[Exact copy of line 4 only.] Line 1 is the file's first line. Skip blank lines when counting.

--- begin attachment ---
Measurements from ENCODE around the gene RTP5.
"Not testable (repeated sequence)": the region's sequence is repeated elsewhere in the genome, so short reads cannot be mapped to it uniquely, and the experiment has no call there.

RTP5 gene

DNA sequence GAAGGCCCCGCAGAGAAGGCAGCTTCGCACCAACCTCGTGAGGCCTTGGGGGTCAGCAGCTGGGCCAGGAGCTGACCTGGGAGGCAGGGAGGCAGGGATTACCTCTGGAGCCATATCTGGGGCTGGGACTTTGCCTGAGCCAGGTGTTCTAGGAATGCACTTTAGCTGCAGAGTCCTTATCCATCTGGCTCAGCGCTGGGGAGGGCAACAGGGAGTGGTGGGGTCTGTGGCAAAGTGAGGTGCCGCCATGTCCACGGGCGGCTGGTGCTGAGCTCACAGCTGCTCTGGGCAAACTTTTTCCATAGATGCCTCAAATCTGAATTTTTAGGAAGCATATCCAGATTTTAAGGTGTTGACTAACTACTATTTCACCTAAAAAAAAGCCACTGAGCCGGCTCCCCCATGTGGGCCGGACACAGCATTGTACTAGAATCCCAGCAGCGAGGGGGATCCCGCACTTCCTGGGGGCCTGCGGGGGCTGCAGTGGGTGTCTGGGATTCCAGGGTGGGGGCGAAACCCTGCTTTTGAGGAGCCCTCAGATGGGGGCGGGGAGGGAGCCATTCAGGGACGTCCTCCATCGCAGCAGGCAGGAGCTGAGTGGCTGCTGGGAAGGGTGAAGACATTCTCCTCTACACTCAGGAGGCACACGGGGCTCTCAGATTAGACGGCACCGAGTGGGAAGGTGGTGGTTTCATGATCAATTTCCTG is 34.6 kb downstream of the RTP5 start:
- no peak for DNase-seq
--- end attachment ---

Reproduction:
DNA sequence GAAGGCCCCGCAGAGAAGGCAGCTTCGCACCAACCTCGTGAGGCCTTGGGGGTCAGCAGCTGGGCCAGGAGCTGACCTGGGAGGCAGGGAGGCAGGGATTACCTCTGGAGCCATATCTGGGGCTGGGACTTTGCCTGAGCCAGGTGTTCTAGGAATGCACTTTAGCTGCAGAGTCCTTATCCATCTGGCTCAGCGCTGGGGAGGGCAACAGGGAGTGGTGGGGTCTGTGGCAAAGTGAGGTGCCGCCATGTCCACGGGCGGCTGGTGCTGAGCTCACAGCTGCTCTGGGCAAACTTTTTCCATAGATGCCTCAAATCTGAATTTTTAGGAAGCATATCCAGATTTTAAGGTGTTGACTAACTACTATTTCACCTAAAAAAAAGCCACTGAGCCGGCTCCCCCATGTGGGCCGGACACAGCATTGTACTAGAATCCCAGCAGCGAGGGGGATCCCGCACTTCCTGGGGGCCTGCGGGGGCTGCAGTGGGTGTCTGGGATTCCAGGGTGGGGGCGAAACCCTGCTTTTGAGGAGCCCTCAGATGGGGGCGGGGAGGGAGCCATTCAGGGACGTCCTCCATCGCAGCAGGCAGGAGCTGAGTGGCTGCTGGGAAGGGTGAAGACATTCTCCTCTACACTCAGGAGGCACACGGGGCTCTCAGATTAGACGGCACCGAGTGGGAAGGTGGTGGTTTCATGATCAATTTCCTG is 34.6 kb downstream of the RTP5 start: